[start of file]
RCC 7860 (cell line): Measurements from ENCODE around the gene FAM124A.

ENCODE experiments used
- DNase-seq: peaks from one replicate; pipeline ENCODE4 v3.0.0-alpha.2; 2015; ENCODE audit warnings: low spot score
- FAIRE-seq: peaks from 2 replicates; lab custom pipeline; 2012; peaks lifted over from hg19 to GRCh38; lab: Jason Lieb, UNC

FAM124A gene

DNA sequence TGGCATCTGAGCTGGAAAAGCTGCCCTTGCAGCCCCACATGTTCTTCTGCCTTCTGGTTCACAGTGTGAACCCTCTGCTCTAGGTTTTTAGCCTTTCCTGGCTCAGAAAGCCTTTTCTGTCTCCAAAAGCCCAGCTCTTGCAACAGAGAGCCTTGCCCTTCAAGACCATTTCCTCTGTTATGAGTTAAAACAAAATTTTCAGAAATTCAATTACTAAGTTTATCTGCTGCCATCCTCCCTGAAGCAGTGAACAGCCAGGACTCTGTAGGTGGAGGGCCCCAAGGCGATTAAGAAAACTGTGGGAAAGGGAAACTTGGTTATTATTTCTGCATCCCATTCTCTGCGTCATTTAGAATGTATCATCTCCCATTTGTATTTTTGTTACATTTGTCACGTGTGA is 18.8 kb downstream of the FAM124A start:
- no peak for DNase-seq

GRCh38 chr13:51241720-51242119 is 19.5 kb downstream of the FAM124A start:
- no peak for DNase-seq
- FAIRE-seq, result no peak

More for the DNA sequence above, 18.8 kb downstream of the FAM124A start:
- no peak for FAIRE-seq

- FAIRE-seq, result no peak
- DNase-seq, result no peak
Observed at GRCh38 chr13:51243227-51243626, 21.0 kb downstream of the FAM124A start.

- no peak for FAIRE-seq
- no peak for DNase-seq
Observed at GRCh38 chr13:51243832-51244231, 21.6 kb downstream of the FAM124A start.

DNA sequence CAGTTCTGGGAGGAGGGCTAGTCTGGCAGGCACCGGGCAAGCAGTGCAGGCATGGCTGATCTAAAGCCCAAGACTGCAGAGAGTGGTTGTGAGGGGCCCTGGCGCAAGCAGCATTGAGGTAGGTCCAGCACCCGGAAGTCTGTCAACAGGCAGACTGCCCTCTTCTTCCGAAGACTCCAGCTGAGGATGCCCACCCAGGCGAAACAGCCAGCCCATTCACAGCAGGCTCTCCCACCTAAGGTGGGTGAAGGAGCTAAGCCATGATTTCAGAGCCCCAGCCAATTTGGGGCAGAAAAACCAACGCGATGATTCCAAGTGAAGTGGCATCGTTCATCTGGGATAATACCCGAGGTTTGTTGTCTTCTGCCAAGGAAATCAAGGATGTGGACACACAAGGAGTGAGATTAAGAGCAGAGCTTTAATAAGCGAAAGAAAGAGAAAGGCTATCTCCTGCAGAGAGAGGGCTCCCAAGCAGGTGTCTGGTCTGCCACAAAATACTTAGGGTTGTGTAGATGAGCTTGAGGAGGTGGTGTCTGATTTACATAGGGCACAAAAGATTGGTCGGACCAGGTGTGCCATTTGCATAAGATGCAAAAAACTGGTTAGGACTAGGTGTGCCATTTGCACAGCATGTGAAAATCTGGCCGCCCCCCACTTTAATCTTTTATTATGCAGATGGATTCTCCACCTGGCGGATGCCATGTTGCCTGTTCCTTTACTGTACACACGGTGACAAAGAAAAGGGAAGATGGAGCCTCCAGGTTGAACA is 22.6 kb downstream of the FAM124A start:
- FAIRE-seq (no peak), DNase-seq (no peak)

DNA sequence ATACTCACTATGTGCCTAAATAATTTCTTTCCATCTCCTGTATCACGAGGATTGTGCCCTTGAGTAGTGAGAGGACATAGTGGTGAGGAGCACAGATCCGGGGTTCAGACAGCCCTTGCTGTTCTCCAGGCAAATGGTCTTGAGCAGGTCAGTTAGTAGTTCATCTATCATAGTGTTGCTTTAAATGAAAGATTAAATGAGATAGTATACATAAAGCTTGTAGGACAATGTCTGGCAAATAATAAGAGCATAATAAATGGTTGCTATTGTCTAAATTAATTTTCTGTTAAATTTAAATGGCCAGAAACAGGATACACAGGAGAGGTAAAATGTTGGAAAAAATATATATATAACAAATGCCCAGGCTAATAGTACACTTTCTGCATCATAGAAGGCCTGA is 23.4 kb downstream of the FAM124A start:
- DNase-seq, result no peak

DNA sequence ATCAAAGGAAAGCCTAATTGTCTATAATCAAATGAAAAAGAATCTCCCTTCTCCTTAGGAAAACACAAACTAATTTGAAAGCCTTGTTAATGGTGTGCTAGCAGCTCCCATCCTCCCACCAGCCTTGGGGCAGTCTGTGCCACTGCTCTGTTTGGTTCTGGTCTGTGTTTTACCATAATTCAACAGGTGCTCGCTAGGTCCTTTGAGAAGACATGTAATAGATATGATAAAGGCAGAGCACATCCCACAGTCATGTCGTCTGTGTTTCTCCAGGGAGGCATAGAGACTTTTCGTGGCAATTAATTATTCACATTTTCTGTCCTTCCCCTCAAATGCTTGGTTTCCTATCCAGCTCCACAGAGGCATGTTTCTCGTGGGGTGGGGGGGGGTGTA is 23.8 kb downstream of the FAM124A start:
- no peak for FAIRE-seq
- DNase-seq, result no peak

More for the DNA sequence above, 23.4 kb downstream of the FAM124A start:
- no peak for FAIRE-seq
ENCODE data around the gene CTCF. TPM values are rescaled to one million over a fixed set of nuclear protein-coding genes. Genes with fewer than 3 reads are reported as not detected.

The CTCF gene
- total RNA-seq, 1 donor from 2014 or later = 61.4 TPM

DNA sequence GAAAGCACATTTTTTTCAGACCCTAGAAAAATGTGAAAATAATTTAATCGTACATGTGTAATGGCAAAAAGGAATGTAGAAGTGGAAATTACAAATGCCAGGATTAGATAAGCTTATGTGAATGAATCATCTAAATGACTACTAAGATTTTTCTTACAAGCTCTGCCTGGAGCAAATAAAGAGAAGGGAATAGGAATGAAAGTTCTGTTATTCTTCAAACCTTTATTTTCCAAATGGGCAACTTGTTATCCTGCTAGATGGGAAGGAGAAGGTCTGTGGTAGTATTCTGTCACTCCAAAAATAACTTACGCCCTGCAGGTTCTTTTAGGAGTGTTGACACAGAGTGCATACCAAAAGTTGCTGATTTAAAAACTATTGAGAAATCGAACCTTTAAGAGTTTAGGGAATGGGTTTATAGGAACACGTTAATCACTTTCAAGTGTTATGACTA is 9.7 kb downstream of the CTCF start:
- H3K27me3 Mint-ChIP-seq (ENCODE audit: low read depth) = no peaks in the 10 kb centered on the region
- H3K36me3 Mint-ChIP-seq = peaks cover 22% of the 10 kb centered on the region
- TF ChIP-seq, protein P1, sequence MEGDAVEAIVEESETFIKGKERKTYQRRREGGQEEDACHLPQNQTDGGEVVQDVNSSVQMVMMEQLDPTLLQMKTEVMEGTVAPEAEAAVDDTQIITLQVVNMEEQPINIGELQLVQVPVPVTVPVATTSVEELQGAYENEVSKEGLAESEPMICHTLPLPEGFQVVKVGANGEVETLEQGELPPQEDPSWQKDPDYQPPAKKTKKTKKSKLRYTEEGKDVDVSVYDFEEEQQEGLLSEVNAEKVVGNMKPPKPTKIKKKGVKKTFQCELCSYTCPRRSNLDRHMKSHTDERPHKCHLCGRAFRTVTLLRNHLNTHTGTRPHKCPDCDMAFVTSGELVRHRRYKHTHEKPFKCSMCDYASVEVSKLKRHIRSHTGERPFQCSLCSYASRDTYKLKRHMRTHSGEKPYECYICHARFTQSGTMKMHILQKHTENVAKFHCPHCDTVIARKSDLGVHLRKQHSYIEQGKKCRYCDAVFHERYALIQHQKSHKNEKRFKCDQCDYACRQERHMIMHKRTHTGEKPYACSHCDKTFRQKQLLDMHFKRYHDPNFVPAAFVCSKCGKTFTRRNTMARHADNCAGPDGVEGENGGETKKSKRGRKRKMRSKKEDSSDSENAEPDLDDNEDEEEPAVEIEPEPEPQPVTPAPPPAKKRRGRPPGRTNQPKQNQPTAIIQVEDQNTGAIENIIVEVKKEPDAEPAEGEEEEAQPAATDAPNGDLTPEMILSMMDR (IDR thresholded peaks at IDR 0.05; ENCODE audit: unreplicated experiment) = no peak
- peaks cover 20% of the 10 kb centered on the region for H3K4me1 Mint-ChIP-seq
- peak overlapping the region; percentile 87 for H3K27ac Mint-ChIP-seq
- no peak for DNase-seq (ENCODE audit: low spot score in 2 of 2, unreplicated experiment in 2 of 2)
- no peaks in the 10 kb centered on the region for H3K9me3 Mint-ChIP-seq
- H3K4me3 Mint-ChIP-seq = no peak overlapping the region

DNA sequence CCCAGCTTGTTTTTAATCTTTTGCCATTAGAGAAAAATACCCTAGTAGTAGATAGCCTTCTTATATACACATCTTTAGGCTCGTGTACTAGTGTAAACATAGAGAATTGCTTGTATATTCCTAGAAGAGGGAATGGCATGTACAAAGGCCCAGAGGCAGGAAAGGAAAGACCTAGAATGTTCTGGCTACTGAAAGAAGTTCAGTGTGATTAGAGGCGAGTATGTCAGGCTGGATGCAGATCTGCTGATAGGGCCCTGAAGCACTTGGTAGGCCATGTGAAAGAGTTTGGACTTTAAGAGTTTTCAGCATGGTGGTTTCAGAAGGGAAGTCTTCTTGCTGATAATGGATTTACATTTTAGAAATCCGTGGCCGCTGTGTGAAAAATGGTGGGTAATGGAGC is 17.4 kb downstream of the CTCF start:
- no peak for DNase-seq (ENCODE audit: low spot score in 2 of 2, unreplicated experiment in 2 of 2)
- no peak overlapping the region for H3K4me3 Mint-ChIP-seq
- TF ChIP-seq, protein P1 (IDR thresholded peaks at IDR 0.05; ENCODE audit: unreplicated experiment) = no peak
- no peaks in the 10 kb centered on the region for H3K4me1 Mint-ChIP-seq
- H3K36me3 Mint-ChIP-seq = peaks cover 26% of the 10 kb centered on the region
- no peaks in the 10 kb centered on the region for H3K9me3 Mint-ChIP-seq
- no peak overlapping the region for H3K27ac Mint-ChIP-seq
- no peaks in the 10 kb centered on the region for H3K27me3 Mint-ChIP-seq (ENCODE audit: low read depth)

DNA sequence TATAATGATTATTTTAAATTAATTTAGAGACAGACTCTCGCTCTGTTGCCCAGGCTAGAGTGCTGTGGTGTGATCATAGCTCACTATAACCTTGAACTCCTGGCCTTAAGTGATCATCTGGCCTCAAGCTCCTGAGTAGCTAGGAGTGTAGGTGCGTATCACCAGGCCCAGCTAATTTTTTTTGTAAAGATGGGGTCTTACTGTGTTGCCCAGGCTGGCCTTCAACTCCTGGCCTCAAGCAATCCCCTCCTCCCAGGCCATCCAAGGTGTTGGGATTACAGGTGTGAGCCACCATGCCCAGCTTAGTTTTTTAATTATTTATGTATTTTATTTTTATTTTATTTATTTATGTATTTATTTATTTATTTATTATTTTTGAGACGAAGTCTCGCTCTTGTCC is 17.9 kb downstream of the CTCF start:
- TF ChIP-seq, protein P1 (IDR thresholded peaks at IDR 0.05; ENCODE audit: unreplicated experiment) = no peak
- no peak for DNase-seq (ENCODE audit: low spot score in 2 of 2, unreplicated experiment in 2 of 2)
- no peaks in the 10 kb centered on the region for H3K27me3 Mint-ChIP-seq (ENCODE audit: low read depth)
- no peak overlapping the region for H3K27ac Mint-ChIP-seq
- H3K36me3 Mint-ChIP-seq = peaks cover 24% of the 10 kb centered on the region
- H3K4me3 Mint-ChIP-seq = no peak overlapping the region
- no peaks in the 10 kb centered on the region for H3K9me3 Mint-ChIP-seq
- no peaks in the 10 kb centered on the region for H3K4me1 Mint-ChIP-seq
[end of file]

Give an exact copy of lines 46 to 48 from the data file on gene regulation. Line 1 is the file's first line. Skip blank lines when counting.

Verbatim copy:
- no peaks in the 10 kb centered on the region for H3K9me3 Mint-ChIP-seq
- no peak overlapping the region for H3K27ac Mint-ChIP-seq
- no peaks in the 10 kb centered on the region for H3K27me3 Mint-ChIP-seq (ENCODE audit: low read depth)